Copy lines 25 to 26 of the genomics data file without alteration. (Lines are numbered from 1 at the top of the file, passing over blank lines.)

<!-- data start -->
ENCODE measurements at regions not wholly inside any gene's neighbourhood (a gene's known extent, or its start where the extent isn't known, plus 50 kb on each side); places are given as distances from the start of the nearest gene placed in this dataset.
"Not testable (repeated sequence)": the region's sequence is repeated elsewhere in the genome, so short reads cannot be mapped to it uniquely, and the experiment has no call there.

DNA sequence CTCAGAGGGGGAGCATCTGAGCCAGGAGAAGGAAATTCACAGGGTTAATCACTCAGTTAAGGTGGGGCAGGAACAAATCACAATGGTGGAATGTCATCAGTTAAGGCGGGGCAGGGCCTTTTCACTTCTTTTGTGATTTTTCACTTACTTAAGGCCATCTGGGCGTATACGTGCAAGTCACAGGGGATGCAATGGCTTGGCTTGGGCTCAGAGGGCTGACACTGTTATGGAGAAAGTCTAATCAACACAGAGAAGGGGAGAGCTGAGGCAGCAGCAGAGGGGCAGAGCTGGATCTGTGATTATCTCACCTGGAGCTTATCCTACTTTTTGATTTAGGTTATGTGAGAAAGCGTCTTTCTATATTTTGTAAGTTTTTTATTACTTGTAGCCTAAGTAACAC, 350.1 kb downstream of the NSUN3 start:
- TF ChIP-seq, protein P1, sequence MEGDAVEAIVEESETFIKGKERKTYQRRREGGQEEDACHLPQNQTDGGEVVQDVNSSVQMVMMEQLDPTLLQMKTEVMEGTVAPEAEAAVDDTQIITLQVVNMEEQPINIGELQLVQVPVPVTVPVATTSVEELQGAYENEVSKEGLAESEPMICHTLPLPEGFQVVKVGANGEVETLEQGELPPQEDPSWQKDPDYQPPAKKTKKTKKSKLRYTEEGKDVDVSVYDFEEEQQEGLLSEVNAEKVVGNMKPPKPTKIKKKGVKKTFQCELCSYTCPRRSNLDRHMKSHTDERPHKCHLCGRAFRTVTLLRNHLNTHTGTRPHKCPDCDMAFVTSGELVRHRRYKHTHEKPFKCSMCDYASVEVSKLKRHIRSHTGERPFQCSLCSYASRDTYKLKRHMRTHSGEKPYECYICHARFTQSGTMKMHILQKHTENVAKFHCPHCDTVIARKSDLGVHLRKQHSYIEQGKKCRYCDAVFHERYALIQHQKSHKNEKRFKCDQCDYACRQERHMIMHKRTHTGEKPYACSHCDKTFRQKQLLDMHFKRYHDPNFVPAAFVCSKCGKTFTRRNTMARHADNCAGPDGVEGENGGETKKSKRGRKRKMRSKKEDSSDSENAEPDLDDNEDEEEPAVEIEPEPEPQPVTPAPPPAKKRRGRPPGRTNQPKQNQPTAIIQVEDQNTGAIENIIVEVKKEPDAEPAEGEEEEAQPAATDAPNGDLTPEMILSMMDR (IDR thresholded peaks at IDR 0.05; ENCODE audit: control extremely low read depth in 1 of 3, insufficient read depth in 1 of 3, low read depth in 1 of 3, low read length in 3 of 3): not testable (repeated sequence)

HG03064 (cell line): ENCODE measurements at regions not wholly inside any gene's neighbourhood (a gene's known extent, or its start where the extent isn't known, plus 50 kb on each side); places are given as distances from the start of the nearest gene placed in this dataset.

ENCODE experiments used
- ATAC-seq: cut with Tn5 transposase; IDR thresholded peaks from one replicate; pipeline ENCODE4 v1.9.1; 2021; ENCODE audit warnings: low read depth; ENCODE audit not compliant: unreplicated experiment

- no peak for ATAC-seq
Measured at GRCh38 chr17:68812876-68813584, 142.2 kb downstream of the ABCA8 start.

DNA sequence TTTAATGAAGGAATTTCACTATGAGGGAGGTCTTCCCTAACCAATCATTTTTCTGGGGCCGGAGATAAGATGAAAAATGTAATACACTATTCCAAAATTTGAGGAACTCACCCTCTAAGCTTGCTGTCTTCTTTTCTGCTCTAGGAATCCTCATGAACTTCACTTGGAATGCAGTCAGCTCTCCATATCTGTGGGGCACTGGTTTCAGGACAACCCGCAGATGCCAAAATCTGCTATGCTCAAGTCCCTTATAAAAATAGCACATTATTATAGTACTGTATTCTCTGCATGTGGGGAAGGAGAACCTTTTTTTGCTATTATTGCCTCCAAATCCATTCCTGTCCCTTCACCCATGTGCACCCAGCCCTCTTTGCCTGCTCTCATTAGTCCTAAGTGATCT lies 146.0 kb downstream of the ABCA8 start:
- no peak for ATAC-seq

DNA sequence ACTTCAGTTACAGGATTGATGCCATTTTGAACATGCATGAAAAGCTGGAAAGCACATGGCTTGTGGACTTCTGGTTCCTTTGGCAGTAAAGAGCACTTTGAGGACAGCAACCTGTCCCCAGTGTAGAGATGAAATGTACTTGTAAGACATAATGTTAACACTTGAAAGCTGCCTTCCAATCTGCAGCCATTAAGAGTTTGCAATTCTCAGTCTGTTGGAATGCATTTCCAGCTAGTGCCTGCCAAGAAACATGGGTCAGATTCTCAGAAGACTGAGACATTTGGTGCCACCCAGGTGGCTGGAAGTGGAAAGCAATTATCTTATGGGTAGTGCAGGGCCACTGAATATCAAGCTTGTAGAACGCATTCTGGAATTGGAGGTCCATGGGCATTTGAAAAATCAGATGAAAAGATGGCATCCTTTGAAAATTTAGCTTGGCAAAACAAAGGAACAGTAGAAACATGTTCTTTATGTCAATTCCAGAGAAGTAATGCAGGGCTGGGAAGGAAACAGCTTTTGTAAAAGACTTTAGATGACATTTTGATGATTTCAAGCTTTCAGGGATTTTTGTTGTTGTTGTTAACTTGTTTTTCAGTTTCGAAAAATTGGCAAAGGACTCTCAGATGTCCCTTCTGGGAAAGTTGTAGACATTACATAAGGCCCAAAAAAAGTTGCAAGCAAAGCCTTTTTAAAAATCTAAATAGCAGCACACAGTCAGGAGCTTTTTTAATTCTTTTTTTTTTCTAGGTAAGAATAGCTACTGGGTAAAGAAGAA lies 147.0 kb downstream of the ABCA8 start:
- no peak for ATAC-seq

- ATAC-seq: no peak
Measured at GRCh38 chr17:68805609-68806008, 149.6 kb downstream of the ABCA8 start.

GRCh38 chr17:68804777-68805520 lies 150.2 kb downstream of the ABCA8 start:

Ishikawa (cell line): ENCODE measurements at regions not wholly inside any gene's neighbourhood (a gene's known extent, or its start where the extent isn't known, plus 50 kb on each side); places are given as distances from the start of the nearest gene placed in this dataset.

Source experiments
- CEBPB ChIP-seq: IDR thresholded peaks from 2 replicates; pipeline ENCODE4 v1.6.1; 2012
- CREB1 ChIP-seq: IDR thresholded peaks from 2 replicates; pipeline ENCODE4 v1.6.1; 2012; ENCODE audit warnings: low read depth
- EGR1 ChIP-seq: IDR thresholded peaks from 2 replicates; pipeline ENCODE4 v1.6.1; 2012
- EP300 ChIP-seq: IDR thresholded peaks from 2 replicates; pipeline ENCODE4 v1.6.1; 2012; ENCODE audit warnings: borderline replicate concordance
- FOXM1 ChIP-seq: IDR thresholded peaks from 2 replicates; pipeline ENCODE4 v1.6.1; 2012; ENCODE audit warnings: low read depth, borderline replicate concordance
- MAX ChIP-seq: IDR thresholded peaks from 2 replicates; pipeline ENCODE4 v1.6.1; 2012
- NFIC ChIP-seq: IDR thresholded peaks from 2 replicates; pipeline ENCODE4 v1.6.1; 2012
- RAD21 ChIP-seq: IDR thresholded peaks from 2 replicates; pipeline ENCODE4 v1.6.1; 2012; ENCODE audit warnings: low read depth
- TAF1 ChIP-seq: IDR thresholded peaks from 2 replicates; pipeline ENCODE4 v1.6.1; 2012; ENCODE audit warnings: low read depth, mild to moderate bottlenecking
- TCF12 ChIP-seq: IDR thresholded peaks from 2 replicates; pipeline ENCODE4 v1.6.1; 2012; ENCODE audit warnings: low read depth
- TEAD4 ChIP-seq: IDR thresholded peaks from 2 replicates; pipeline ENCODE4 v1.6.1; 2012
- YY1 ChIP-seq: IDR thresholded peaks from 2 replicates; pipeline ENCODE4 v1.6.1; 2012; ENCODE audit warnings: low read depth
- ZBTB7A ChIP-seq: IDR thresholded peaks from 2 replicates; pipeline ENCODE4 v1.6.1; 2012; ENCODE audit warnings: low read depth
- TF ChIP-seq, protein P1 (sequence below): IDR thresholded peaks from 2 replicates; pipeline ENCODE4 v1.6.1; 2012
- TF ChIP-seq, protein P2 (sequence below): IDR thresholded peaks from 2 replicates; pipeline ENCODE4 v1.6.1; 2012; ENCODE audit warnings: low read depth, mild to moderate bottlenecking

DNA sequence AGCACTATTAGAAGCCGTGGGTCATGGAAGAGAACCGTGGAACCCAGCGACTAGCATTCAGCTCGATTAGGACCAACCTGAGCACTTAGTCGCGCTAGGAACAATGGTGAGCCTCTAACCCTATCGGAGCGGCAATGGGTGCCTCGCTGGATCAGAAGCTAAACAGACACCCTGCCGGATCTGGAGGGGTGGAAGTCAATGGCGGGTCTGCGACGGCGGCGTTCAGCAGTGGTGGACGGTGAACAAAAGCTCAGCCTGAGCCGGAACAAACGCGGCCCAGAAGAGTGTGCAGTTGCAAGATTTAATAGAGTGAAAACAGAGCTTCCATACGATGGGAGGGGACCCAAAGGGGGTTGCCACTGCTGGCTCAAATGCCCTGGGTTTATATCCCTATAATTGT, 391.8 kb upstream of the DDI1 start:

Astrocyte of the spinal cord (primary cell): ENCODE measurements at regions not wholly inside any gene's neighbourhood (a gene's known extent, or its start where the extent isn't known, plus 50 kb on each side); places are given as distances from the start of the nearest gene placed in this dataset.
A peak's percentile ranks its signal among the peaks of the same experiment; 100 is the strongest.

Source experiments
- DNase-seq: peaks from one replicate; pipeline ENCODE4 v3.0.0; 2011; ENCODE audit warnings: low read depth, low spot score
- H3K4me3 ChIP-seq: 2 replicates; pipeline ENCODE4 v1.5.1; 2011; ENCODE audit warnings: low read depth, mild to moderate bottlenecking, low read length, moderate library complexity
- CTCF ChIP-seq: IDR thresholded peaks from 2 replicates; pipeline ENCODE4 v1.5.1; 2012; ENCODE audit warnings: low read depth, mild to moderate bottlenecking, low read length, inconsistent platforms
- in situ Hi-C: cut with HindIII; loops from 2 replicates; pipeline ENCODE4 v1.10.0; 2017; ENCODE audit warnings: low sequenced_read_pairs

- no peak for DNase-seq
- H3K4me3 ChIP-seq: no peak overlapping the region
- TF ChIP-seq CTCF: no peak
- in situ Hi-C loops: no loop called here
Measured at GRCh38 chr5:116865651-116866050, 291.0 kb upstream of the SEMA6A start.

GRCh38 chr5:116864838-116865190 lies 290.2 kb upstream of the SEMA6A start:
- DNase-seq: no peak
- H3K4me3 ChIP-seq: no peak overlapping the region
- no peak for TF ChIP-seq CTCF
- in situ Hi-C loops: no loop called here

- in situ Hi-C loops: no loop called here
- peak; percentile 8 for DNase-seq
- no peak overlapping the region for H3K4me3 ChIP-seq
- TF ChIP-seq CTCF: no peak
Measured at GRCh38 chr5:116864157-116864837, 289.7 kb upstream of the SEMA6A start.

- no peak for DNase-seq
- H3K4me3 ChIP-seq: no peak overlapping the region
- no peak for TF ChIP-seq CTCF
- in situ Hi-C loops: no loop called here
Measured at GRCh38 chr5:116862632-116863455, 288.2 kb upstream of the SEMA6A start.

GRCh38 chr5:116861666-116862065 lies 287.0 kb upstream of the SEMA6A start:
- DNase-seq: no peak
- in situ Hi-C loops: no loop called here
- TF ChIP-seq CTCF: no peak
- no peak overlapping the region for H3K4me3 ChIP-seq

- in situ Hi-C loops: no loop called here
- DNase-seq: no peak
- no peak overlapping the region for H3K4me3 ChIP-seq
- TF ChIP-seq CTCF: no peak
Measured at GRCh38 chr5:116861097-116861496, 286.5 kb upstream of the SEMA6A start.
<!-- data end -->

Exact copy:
- NFIC ChIP-seq: IDR thresholded peaks from 2 replicates; pipeline ENCODE4 v1.6.1; 2012
- RAD21 ChIP-seq: IDR thresholded peaks from 2 replicates; pipeline ENCODE4 v1.6.1; 2012; ENCODE audit warnings: low read depth